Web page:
Hey -- the Lectionary Gospel passage for September 11 is Matthew 18:12-35 -- a wonderful passage about forgiveness! A lot of opportunity to preach about loving and forgiving those who have hurt us. I'm not sure I'm going to preach on praying for Osama -- but I might bring it up!

9:09 PM  
Blogger skye said...

If you do preach this sermon, how about posting here as well.

I am sure it will stir great discussions.

--------------------------------
This year, September 11th is on a Sunday. Perhaps I can preach a sermon with the title, "Praying for Osama."

9:30 PM  
Blogger skye said...

I do!

I love them to death!
---------------------------
Love your enemies.

9:31 PM  
Blogger KELLI BELLY said...

Those are all things I think we struggle with on a daily basis. At least I do. I'm a stay at home mom of two little girls and I sometimes feel that I'm not doing enough for God or giving back enough. I pray throughout the day, pray with our children attend church weekly. But I'm hungry for more. You know? My friend John who is in seminary school tells me this is what God wants me to be doing. Raising my children. I don't know. I feel like I need more meditation time ,time to read the bible, learn more about it. I know how much our family is blessed. How do I get even closer to him? Probably by getting off the computer huh?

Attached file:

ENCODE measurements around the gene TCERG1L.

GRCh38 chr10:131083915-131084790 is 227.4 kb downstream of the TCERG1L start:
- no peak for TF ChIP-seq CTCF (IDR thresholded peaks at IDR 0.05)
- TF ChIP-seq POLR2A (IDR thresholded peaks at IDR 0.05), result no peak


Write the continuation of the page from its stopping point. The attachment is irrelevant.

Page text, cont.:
10:30 PM  
Blogger jbb said...

man thank you so much for this post. lately ive been struggling so much and im like "god man come on i need this" its a good reminder that gods probably up there like..."jon man i need this from you..i need this love, this trust, i need you to forgive." i just wanted to say thank you. its amazing how a few words can put a world of issues in prespective.

11:48 PM  
Anonymous RG said...

World War I, America and her allies freed the Arab world from the iron fist of the Ottoman empire. The French and the English secretly promised the Arab people that if they were victorious against Turkey and the Ottoman Empire was broken up, the Arab could look forward to being free; their nationalistic aspirations could be realized. And that was done. So the decendents of Abraham's son Ishmael and Ishmael's 12 sons and one daughter, were free after hundreds of years of being under the rule of foreign dictatorships, except for the present day Palestinians.